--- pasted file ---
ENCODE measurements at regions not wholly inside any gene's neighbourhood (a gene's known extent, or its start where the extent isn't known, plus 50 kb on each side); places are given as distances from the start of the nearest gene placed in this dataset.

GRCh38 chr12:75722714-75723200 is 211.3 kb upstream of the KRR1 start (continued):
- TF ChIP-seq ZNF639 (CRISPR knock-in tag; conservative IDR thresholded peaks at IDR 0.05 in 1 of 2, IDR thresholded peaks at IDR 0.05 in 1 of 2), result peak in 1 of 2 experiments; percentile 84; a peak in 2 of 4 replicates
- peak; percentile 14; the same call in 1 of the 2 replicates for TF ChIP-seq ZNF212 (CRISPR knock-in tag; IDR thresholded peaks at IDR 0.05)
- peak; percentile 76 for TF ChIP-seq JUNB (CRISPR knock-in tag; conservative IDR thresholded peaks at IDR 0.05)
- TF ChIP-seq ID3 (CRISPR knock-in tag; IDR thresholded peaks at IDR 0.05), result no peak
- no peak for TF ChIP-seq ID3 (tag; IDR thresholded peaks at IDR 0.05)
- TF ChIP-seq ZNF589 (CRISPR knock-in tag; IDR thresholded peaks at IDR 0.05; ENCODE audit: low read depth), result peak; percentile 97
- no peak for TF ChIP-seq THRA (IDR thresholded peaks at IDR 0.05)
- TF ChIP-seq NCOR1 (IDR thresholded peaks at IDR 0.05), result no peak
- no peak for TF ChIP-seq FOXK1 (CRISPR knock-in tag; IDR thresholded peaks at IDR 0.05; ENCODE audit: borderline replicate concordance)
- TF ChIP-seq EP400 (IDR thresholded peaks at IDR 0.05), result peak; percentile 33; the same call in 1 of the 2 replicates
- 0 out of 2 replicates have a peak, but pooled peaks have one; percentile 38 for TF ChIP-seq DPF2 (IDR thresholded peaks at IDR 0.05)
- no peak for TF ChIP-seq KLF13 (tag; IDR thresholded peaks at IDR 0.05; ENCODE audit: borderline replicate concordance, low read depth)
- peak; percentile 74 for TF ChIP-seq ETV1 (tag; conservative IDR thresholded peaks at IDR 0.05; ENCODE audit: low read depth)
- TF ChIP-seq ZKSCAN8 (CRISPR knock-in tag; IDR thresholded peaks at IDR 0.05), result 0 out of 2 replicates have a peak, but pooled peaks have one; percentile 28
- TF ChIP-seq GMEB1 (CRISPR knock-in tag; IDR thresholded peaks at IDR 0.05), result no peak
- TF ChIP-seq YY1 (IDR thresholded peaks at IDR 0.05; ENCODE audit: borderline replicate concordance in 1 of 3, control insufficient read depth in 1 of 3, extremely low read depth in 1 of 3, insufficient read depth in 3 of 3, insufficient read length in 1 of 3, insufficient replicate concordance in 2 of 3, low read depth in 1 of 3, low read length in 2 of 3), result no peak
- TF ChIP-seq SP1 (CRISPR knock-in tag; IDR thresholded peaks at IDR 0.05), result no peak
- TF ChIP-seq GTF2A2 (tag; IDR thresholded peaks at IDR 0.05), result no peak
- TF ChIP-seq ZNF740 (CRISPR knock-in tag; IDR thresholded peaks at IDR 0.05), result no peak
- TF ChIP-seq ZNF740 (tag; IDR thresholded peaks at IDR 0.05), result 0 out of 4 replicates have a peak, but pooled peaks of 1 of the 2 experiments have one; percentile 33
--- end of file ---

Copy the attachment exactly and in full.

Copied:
ENCODE measurements at regions not wholly inside any gene's neighbourhood (a gene's known extent, or its start where the extent isn't known, plus 50 kb on each side); places are given as distances from the start of the nearest gene placed in this dataset.

GRCh38 chr12:75722714-75723200 is 211.3 kb upstream of the KRR1 start (continued):
- TF ChIP-seq ZNF639 (CRISPR knock-in tag; conservative IDR thresholded peaks at IDR 0.05 in 1 of 2, IDR thresholded peaks at IDR 0.05 in 1 of 2), result peak in 1 of 2 experiments; percentile 84; a peak in 2 of 4 replicates
- peak; percentile 14; the same call in 1 of the 2 replicates for TF ChIP-seq ZNF212 (CRISPR knock-in tag; IDR thresholded peaks at IDR 0.05)
- peak; percentile 76 for TF ChIP-seq JUNB (CRISPR knock-in tag; conservative IDR thresholded peaks at IDR 0.05)
- TF ChIP-seq ID3 (CRISPR knock-in tag; IDR thresholded peaks at IDR 0.05), result no peak
- no peak for TF ChIP-seq ID3 (tag; IDR thresholded peaks at IDR 0.05)
- TF ChIP-seq ZNF589 (CRISPR knock-in tag; IDR thresholded peaks at IDR 0.05; ENCODE audit: low read depth), result peak; percentile 97
- no peak for TF ChIP-seq THRA (IDR thresholded peaks at IDR 0.05)
- TF ChIP-seq NCOR1 (IDR thresholded peaks at IDR 0.05), result no peak
- no peak for TF ChIP-seq FOXK1 (CRISPR knock-in tag; IDR thresholded peaks at IDR 0.05; ENCODE audit: borderline replicate concordance)
- TF ChIP-seq EP400 (IDR thresholded peaks at IDR 0.05), result peak; percentile 33; the same call in 1 of the 2 replicates
- 0 out of 2 replicates have a peak, but pooled peaks have one; percentile 38 for TF ChIP-seq DPF2 (IDR thresholded peaks at IDR 0.05)
- no peak for TF ChIP-seq KLF13 (tag; IDR thresholded peaks at IDR 0.05; ENCODE audit: borderline replicate concordance, low read depth)
- peak; percentile 74 for TF ChIP-seq ETV1 (tag; conservative IDR thresholded peaks at IDR 0.05; ENCODE audit: low read depth)
- TF ChIP-seq ZKSCAN8 (CRISPR knock-in tag; IDR thresholded peaks at IDR 0.05), result 0 out of 2 replicates have a peak, but pooled peaks have one; percentile 28
- TF ChIP-seq GMEB1 (CRISPR knock-in tag; IDR thresholded peaks at IDR 0.05), result no peak
- TF ChIP-seq YY1 (IDR thresholded peaks at IDR 0.05; ENCODE audit: borderline replicate concordance in 1 of 3, control insufficient read depth in 1 of 3, extremely low read depth in 1 of 3, insufficient read depth in 3 of 3, insufficient read length in 1 of 3, insufficient replicate concordance in 2 of 3, low read depth in 1 of 3, low read length in 2 of 3), result no peak
- TF ChIP-seq SP1 (CRISPR knock-in tag; IDR thresholded peaks at IDR 0.05), result no peak
- TF ChIP-seq GTF2A2 (tag; IDR thresholded peaks at IDR 0.05), result no peak
- TF ChIP-seq ZNF740 (CRISPR knock-in tag; IDR thresholded peaks at IDR 0.05), result no peak
- TF ChIP-seq ZNF740 (tag; IDR thresholded peaks at IDR 0.05), result 0 out of 4 replicates have a peak, but pooled peaks of 1 of the 2 experiments have one; percentile 33